Transitioning to the Build Phase With Short-to-Long Intervals

Transitioning to the Build Phase With Short-to-Long Intervals

Move into high-intensity training with these approachable intervals that up the ante without being impractical.

After several months of base-building, athletes usually begin to transition into high-intensity training to further improve their fitness and prepare for spring races. This period might occur around three months or so before your first race of the year, possibly even sooner if you are planning to peak at the beginning of the season. 

Transitioning to High-Intensity Interval Training

What sort of intervals should you do during this transition into high intensity? Should you go straight into threshold or even VO2 max intervals? This is often a big question mark for athletes and there is no one-size-fits-all approach in terms of exactly what type of intensity you should do. 

However, regardless of what types of intervals you find work best, dialing in the length of your intervals and rest periods can make a big difference in how your body adapts to the training. One way to approach this transition into high-intensity is the “Short-to-Long” interval approach. Let’s call it STL for now.

Why Short-to-Long HIIT Makes Sense

The STL approach consists of starting out with shorter intervals and longer rest periods at the top end of a power zone. From there it progresses to longer intervals with shorter rest periods targeting the same power. 

Theoretically, by starting out with shorter intervals, you can hold a higher power than what you would with longer intervals while still accumulating plenty of minutes at high intensity. This improves your body’s capacity to handle higher power outputs than it would otherwise. As your body adapts, the intervals are gradually lengthened, and you find yourself at a new level of fitness.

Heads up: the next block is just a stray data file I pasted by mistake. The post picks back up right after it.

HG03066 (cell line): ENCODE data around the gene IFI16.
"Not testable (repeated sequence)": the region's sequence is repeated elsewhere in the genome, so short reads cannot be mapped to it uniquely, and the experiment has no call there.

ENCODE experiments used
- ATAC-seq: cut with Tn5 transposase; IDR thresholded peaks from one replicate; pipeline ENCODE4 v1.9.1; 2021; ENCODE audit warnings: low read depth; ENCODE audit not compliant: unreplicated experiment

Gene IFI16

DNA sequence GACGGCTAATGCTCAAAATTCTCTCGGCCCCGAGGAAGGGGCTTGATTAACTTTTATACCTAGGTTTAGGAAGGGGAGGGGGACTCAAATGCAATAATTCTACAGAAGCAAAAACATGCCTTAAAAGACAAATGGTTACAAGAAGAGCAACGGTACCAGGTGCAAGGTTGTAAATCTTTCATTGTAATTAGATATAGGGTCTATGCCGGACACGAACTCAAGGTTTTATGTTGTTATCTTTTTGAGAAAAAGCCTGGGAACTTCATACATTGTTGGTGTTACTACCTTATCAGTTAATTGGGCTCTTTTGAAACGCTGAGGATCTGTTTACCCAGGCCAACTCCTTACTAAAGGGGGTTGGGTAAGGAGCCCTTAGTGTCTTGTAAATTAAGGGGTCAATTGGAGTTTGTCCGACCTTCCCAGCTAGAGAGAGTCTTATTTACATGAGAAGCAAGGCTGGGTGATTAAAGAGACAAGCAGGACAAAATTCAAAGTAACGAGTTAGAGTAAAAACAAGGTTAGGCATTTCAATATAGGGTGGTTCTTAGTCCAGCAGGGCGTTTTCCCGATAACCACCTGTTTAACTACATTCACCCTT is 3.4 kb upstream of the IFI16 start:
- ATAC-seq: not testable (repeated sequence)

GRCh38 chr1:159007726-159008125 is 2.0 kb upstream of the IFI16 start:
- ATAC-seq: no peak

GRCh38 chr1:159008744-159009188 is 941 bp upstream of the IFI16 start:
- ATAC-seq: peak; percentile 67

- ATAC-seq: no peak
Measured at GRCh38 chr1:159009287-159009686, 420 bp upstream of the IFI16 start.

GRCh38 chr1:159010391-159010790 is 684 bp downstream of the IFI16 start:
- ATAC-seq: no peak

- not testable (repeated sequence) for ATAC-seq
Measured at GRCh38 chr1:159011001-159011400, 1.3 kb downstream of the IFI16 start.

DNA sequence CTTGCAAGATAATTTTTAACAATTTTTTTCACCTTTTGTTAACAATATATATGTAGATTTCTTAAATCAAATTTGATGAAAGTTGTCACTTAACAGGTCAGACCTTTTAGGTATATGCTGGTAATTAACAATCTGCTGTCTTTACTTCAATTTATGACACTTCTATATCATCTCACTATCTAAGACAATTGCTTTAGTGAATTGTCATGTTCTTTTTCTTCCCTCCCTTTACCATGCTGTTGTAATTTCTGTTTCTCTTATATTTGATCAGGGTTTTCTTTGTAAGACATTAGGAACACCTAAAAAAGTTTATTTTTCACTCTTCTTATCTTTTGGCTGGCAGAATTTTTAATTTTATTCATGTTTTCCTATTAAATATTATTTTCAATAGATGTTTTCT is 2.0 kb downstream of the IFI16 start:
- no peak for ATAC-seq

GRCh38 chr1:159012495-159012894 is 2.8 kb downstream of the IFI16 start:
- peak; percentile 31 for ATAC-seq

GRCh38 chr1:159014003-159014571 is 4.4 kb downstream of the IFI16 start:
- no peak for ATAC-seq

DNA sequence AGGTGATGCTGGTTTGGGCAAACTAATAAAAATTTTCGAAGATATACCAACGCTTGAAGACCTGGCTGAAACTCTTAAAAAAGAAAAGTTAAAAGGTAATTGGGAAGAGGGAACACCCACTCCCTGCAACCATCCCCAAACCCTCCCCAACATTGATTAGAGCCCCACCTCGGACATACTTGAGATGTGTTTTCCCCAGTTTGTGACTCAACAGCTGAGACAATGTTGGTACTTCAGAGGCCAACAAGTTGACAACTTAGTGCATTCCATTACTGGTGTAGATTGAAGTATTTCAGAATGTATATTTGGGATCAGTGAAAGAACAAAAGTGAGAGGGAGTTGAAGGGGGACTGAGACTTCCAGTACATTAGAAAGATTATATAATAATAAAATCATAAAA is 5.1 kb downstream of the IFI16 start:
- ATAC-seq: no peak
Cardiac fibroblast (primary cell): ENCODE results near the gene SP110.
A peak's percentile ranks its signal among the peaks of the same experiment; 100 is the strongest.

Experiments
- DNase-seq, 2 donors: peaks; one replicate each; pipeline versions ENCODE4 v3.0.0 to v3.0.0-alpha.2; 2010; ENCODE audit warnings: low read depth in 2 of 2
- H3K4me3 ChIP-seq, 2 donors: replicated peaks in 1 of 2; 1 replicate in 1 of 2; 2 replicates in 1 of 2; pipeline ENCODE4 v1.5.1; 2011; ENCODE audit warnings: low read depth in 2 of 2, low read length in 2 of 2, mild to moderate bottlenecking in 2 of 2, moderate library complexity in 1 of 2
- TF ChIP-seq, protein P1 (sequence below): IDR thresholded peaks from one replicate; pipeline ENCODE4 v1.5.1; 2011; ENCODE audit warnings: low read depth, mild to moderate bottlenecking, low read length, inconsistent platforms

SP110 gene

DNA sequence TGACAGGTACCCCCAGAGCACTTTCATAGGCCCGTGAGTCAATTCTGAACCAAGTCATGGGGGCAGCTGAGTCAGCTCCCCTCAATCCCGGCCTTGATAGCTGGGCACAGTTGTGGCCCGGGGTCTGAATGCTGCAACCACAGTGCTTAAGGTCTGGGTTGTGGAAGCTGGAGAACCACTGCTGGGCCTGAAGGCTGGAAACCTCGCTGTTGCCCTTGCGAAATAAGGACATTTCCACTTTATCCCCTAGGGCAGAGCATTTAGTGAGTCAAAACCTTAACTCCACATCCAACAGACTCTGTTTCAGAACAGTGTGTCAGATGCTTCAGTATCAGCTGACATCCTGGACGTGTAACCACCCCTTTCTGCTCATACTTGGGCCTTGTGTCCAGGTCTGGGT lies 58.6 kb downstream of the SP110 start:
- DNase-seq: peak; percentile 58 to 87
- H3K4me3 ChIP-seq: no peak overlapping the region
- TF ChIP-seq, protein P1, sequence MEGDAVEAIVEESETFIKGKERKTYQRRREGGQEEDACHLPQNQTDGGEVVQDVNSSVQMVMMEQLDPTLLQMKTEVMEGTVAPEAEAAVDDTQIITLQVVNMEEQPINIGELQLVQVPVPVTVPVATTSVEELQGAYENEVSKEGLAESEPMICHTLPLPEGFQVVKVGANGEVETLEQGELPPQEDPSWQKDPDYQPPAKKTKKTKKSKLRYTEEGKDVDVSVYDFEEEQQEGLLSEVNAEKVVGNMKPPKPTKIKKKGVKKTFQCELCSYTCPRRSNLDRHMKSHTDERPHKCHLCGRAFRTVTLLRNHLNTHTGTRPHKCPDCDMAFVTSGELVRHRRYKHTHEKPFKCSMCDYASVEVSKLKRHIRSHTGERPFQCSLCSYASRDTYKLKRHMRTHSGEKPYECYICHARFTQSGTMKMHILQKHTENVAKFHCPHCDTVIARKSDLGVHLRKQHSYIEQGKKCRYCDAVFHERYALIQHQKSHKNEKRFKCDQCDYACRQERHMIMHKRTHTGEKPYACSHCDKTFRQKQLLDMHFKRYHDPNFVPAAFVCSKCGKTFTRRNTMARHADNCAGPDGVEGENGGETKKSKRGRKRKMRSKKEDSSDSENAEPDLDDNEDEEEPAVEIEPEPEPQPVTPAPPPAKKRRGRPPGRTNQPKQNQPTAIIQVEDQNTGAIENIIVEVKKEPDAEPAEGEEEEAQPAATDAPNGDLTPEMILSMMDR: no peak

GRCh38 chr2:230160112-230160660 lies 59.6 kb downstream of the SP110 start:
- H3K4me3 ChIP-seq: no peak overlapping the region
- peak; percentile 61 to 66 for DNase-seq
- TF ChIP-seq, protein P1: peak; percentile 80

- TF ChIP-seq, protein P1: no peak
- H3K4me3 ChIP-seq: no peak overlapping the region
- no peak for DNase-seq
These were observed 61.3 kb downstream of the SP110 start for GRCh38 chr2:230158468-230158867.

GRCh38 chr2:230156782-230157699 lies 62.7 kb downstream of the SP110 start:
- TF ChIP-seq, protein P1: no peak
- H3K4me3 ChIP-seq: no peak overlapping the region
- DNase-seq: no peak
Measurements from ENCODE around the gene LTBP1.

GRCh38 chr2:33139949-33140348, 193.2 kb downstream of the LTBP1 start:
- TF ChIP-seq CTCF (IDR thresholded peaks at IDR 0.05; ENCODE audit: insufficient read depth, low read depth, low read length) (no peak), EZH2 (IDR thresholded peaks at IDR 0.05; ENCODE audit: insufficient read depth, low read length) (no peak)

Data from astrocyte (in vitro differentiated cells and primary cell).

The key with these intervals is that they are only done slightly above a targeted power zone so that the power is still manageable. Starting out, the intervals must be long enough so that you can accumulate a lot of minutes at the target power, but not so long to where you can’t sustain it for the whole workout.

STL Intervals in Practice

For example, an athlete might have done an early-season power test to yield an estimated FTP of 300 w. His goal is to increase his FTP to 315 w before beginning race-specific training for his peak event. 

In order to build his FTP to this goal, he wants to accustom his body to holding 315 w for a long period of time. However, he can’t just start doing 2 x 20-minute efforts at 315 w at this point because he likely would not be able to complete this workout. This is where the STL approach comes in.

In this scenario, he might start out doing 4 x 8-minute intervals with 8 minutes of rest in between targeting 315 w. These intervals are short enough to where he can sustain the desired power, and the long rest periods will give him plenty of time to recover so he can repeat the effort. With this approach, he is able to accumulate a total of 32 minutes at 315 w.

Once the athlete gets this down, he can begin to slowly increase the workload and decrease the rest. Say he then progresses to doing 3 x 10-minute intervals with 8 minutes of rest at the same power and slowly increases the duration from there. 

Eventually, he might be able to progress to 3 x 15-minute intervals with 5 minutes of rest at 315 w. Now his body has become accustomed to holding this power for a long period of time and he can recover quickly from the effort, thus yielding an increase in FTP.

Rather than jumping right into long intervals at a lower power (2 x 20, for example), the STL approach will first teach your body to hold a higher power in small doses of intensity with plenty of recovery. Over time your body will get more accustomed to this power, and you can then work on sustaining this power by gradually doing longer intervals. 

Another major benefit of this method is that it is mentally easier, too. After base season, jumping straight into long intervals can be intimidating. By starting out with shorter intervals, you can “ease into” the intensity a little more while still improving fitness.

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